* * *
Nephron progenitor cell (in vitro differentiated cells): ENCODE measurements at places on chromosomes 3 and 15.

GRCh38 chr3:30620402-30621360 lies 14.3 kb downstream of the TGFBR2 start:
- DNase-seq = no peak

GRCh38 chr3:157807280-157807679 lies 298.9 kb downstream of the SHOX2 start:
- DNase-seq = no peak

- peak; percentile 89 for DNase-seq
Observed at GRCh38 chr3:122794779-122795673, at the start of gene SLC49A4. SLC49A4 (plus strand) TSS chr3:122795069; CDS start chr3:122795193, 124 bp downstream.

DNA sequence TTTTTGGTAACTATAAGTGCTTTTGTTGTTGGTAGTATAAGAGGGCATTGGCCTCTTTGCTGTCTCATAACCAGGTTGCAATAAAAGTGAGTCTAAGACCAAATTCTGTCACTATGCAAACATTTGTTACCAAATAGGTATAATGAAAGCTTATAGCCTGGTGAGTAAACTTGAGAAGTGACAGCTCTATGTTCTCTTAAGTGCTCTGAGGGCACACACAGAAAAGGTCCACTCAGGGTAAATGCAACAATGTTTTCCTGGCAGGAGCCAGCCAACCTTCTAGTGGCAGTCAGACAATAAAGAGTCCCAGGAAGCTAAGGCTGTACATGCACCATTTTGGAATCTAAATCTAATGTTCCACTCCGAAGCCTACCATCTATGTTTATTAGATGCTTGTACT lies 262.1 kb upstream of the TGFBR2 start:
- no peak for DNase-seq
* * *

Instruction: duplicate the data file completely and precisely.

Nephron progenitor cell (in vitro differentiated cells): ENCODE measurements at places on chromosomes 3 and 15.

GRCh38 chr3:30620402-30621360 lies 14.3 kb downstream of the TGFBR2 start:
- DNase-seq = no peak

GRCh38 chr3:157807280-157807679 lies 298.9 kb downstream of the SHOX2 start:
- DNase-seq = no peak

- peak; percentile 89 for DNase-seq
Observed at GRCh38 chr3:122794779-122795673, at the start of gene SLC49A4. SLC49A4 (plus strand) TSS chr3:122795069; CDS start chr3:122795193, 124 bp downstream.

DNA sequence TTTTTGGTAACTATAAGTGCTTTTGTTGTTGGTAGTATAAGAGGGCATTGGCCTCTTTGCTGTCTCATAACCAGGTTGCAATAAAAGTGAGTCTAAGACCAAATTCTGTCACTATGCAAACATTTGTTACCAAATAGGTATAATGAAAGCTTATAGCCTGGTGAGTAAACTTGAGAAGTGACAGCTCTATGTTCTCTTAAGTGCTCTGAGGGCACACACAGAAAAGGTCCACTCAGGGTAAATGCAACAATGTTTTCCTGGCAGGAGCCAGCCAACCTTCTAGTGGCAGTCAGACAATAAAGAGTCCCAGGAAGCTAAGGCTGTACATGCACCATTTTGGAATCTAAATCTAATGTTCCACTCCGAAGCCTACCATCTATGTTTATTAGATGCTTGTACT lies 262.1 kb upstream of the TGFBR2 start:
- no peak for DNase-seq